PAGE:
PHS Teachers Getting Adapted to Online Learning

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Photo courtesy of Ms. Kessler

Ms. Kessler publishes her weekly lesson plans from home while her three year old daughter tries to get her attention.

Matthew Jacobi, Editor-In-Chief

While teachers have been assigning online activities, tests, and assignments, some teachers find online learning a bit of a struggle.

Ms. Moritz, PHS English Teacher, says that she struggles with technology in general. “I often rely on my students to help me. My colleagues have been very helpful, but I’m definitely learning as I go. In addition, ELA classes assess learning through reading, writing, and oral communication skills. Presentations are a challenge, and Socratic Seminars are definitely less natural,” stated Ms. Moritz.

While Ms. Moritz appreciates that she still has some way to communicate with her students, she is not a big fan of online learning. “The worst part is the lack of genuine connection with my kids. Google Meet sessions and Google Classroom assignments are a poor substitute for face-to-face interactions.”

Ms. Moritz has also experienced less student participation throughout the online period. “In the beginning, most of my students were checking in with me and turning in work. Unfortunately, the number of students completing assignments and joining our Google Meet discussions has deteriorated. Some students are sleeping through scheduled meetings, others are not turning in major assignments, and some have not communicated with teachers at all. Students are struggling to balance issues at home with maintaining a schedule and turning in school work. This is understandable, but also frustrating,” she explained.

Ms. Kessler, Biology teacher, also finds online learning challenging. “I don’t dislike online learning, but I don’t really like it either. I think it has its place, but it’s not my favorite way of teaching. I like having some face to face interaction with my students, because there are just some things you learn better from actually being there. It’s also more fun having others to learn with. I think for some students it is more beneficial to an extent, but for most, I think they do better actually being at school and learning from an actual teacher and working with other students,” Ms. Kessler explained.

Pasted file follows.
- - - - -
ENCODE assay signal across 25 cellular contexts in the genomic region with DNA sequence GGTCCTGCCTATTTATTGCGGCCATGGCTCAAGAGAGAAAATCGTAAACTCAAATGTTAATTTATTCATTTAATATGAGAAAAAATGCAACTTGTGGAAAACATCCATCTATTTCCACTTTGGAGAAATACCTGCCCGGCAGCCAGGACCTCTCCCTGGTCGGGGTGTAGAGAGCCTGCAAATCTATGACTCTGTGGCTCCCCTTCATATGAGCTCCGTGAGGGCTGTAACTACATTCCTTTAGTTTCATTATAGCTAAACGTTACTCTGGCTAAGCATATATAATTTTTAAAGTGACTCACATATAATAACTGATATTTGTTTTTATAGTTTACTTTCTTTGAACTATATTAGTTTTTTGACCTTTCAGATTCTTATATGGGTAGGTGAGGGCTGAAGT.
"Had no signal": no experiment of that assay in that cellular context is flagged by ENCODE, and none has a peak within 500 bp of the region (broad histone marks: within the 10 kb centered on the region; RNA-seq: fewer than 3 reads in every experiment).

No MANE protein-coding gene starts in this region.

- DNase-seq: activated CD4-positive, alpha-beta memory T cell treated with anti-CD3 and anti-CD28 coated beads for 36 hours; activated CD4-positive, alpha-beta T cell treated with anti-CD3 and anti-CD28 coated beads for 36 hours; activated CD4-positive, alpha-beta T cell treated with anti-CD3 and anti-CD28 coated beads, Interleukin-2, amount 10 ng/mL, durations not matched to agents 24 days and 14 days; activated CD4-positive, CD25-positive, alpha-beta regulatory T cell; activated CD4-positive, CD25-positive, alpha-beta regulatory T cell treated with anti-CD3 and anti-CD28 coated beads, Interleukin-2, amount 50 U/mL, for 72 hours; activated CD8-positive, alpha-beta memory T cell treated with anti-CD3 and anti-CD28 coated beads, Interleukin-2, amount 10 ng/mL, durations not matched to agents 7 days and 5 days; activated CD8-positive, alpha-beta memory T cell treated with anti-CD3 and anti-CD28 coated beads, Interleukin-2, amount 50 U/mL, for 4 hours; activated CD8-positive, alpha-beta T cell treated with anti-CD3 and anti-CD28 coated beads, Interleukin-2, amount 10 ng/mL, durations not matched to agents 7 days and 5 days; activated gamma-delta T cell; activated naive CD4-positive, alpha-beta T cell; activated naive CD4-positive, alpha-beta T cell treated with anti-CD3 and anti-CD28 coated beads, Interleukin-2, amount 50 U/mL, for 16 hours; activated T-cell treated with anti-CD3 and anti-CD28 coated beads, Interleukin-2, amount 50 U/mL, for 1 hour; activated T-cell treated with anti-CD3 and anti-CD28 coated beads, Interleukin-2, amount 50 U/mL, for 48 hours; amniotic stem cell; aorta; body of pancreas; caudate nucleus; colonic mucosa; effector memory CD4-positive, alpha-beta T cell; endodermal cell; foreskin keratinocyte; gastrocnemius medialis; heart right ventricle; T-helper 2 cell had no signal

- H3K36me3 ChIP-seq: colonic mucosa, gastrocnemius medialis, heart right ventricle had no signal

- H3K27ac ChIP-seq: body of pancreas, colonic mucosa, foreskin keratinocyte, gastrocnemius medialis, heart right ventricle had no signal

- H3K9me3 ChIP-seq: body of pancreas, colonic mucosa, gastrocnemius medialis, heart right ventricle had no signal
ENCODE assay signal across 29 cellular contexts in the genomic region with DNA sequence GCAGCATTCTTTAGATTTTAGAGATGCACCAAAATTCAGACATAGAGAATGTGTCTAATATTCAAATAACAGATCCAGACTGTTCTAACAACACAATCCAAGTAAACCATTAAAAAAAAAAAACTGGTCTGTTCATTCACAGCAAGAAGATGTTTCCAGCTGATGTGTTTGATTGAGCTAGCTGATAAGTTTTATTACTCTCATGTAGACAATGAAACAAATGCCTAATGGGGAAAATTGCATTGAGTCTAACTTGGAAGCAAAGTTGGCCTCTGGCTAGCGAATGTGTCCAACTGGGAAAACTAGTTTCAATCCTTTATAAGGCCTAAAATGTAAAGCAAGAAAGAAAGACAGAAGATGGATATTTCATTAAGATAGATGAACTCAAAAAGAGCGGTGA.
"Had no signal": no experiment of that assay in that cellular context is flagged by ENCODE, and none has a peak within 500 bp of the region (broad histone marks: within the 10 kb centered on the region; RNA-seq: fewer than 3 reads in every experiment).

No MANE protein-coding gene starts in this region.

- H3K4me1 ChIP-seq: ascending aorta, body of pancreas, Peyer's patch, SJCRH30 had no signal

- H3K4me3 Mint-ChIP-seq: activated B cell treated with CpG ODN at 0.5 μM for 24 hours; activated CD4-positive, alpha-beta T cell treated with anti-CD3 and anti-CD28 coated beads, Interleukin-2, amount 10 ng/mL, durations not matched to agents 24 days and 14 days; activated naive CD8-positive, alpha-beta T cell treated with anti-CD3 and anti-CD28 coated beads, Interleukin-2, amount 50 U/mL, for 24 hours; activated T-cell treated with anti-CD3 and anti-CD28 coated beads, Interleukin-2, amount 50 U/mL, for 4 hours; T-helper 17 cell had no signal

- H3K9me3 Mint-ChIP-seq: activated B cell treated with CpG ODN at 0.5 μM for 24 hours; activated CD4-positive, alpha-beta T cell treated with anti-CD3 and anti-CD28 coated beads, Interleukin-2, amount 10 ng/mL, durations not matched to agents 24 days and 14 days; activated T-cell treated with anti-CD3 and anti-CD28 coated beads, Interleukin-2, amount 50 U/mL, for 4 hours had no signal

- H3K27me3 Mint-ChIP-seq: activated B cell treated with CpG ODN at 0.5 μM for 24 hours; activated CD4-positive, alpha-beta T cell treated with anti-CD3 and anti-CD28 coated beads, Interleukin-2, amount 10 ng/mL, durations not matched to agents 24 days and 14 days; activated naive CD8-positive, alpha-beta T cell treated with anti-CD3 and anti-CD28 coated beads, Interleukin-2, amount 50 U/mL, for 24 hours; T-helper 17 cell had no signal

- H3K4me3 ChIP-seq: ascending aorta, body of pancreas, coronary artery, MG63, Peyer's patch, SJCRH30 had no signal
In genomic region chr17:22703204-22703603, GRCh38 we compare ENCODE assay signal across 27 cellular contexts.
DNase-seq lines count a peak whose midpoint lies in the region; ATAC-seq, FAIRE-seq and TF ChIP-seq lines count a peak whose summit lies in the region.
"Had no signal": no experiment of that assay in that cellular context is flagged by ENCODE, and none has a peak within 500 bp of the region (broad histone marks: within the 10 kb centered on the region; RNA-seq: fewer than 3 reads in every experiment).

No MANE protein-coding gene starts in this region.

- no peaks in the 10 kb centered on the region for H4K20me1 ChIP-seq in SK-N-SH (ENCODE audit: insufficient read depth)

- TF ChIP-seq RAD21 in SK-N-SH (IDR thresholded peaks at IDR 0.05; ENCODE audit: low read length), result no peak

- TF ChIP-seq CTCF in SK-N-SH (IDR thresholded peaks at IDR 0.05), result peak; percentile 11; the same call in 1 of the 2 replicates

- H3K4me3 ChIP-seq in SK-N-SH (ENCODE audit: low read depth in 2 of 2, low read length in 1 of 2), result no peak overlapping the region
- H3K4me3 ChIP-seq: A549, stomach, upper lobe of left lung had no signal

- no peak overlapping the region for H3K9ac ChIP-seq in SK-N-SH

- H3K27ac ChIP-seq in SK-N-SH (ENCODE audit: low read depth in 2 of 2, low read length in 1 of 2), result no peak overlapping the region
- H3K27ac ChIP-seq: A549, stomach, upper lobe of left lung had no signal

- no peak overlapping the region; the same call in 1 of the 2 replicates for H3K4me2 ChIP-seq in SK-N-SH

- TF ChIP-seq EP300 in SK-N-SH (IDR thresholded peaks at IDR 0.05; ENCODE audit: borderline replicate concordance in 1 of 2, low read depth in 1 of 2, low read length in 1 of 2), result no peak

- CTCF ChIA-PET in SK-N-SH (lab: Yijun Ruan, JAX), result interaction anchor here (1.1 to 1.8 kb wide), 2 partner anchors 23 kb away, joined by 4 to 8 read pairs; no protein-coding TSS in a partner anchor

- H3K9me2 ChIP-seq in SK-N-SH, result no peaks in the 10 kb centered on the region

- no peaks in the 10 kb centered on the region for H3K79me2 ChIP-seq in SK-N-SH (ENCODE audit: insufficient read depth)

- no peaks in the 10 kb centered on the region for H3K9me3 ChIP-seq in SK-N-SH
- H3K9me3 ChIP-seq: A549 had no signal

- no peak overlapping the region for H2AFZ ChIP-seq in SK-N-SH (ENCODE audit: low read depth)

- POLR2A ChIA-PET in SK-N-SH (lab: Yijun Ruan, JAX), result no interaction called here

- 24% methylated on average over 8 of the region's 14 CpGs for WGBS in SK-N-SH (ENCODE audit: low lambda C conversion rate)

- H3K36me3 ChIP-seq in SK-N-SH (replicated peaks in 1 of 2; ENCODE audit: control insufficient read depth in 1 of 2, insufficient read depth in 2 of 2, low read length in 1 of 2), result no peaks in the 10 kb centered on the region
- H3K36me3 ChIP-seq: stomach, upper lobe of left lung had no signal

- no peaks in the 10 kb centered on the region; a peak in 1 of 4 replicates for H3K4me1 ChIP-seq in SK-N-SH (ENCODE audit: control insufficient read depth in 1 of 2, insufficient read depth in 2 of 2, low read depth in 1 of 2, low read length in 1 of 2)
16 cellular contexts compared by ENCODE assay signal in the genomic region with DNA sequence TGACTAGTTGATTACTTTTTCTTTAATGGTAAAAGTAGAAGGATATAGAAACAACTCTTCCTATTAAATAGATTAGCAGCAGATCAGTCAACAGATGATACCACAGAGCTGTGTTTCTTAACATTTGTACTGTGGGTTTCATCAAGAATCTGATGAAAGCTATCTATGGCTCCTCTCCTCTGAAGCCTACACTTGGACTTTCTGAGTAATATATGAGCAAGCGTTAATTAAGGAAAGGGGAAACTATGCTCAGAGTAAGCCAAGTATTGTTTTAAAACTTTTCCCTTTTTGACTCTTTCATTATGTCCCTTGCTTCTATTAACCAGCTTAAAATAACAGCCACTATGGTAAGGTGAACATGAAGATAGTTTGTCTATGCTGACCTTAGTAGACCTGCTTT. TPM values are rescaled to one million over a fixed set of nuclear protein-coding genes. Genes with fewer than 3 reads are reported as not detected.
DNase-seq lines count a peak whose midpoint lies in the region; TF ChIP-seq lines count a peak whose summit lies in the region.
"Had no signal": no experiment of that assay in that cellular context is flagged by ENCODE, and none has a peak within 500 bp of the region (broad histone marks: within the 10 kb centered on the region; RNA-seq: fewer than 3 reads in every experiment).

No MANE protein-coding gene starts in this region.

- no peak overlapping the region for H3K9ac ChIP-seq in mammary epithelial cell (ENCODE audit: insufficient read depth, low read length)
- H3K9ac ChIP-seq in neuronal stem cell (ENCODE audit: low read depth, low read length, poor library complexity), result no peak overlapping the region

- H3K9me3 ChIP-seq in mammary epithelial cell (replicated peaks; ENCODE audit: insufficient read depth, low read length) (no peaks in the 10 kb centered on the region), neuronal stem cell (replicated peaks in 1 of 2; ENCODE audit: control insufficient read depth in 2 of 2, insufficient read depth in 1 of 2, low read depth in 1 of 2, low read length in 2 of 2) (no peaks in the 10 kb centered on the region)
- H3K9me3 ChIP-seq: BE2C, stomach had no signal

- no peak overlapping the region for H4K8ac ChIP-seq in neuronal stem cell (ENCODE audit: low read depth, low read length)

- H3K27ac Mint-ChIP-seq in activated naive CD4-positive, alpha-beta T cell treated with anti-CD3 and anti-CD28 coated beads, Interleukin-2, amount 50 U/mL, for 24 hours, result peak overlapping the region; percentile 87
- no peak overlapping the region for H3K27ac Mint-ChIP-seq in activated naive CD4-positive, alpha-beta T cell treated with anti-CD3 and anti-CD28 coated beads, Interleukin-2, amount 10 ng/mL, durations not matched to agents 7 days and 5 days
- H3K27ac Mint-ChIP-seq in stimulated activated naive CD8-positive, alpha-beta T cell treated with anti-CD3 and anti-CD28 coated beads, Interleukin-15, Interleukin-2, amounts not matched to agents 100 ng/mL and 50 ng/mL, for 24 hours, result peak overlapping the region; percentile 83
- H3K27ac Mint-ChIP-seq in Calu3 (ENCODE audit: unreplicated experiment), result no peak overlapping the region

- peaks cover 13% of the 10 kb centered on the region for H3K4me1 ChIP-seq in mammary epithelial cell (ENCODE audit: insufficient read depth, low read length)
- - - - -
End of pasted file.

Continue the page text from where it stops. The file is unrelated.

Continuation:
Kessler hasn’t had too many problems with online learning. “My biggest struggle is grading, since work currently can be turned in late I have some students who are doing work from weeks ago. It has me jumping back and forth with answer keys and my grade book. My only other personal struggle is trying to do work with a three year old wanting my attention. She doesn’t always understand that Mommy is working and I can’t play with her right away, or that she can’t help me type emails. She is constantly asking if she can push buttons on my laptop.”

With most schools in the country moving to online learning, our experience could change how we learn in the future. Ms. Kessler can see online learning happening in our future for things like snow days, so we would not have to make up those days up at the end of the year. “I could also see us going with a shorter week, say four days, and day five would be an online day where students work on assignments at home. I can’t see us going to a complete online learning program because the social interaction is so important. I miss seeing my students and working with other teachers,” Ms. Kessler stated.